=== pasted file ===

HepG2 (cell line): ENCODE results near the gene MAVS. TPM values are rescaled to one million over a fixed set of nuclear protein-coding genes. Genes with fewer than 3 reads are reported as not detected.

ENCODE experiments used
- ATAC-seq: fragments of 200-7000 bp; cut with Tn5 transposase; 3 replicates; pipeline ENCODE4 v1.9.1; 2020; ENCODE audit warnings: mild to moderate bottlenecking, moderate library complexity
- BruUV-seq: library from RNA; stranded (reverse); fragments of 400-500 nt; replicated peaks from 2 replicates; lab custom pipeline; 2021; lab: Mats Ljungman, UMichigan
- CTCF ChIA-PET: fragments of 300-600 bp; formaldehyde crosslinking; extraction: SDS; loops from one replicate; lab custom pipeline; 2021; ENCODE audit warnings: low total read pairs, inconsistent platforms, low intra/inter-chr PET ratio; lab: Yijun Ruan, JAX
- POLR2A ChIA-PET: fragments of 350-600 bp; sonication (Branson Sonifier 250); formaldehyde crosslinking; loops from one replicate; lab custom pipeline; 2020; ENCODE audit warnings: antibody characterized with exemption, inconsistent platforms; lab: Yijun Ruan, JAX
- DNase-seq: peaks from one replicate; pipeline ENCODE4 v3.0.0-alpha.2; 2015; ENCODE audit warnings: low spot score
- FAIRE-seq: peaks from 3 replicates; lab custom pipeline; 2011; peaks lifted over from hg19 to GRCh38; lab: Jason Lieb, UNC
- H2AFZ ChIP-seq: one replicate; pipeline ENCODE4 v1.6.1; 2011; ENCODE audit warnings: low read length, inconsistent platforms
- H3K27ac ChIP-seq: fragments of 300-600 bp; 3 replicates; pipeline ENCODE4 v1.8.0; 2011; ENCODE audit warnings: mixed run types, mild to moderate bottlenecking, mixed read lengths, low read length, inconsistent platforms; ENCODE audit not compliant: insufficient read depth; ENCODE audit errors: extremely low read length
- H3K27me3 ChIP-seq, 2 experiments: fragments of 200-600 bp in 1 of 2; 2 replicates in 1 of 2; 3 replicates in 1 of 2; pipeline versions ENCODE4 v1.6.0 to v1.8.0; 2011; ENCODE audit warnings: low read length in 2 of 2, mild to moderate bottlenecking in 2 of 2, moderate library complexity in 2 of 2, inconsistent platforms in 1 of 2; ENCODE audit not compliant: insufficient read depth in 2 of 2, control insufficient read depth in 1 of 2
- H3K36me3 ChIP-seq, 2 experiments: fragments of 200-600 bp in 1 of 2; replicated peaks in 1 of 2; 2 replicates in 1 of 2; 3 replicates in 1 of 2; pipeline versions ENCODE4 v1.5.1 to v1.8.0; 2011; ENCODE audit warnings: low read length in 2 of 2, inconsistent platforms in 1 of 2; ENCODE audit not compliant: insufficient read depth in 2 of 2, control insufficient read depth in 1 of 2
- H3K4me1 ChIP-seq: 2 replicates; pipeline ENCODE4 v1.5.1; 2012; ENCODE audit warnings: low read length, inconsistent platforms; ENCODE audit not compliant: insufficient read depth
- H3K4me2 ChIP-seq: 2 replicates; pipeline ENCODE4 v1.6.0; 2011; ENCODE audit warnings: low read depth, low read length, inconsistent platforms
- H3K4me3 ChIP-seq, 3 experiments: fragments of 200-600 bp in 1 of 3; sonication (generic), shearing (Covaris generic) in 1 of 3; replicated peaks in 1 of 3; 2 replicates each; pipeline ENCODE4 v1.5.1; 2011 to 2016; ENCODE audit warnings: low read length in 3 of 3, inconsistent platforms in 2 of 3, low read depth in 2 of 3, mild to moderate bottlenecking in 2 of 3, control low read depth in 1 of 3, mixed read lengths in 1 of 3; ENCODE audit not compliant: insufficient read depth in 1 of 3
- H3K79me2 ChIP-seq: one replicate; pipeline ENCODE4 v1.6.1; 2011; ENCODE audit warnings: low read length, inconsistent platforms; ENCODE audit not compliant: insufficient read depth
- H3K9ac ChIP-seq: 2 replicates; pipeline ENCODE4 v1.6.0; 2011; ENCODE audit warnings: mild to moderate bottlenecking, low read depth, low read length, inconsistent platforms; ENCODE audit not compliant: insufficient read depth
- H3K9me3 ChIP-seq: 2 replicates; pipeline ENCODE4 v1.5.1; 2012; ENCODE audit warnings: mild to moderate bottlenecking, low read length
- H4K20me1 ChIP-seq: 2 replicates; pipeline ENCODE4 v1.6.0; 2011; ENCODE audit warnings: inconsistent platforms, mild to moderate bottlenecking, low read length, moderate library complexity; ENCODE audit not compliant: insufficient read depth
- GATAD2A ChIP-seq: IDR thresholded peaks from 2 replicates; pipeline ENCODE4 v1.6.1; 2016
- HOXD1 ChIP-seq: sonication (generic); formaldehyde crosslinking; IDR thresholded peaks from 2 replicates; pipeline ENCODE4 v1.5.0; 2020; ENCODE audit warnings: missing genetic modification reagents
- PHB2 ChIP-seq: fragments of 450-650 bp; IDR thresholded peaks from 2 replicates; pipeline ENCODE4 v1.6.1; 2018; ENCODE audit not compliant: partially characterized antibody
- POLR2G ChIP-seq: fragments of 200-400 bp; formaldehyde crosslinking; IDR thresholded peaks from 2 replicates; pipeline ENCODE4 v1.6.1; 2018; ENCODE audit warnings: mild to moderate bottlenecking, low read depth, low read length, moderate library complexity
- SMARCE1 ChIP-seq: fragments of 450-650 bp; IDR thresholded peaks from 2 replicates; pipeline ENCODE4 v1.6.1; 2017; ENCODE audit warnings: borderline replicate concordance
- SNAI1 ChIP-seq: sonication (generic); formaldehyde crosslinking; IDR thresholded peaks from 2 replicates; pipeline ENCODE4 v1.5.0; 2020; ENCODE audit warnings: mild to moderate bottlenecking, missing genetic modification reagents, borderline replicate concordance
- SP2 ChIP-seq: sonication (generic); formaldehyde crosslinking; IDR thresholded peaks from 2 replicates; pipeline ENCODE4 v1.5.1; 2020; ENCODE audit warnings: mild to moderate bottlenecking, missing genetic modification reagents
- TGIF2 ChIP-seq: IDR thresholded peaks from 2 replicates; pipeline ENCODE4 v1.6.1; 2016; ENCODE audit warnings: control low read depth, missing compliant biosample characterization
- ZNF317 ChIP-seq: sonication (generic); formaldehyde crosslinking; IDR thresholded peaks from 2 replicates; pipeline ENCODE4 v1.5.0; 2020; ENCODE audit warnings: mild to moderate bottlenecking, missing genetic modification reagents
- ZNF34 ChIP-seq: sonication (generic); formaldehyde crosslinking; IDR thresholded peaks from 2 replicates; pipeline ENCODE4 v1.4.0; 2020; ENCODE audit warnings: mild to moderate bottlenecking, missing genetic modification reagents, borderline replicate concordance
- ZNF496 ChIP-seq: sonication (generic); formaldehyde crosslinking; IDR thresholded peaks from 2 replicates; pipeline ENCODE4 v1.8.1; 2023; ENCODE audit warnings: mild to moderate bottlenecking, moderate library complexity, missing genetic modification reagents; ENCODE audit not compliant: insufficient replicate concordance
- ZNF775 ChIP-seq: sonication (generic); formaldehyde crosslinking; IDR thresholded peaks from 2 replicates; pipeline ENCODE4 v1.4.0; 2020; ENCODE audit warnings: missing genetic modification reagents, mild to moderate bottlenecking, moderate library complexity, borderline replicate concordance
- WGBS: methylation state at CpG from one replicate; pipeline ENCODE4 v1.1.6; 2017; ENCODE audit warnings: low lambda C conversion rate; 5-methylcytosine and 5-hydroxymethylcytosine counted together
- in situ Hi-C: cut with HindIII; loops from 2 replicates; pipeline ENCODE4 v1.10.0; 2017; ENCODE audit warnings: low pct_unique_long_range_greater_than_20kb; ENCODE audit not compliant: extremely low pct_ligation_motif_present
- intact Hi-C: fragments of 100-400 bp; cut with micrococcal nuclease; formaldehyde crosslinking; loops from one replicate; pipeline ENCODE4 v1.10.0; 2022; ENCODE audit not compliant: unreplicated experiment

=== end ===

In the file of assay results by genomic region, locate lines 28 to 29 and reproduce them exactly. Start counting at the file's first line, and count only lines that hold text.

- ZNF317 ChIP-seq: sonication (generic); formaldehyde crosslinking; IDR thresholded peaks from 2 replicates; pipeline ENCODE4 v1.5.0; 2020; ENCODE audit warnings: mild to moderate bottlenecking, missing genetic modification reagents
- ZNF34 ChIP-seq: sonication (generic); formaldehyde crosslinking; IDR thresholded peaks from 2 replicates; pipeline ENCODE4 v1.4.0; 2020; ENCODE audit warnings: mild to moderate bottlenecking, missing genetic modification reagents, borderline replicate concordance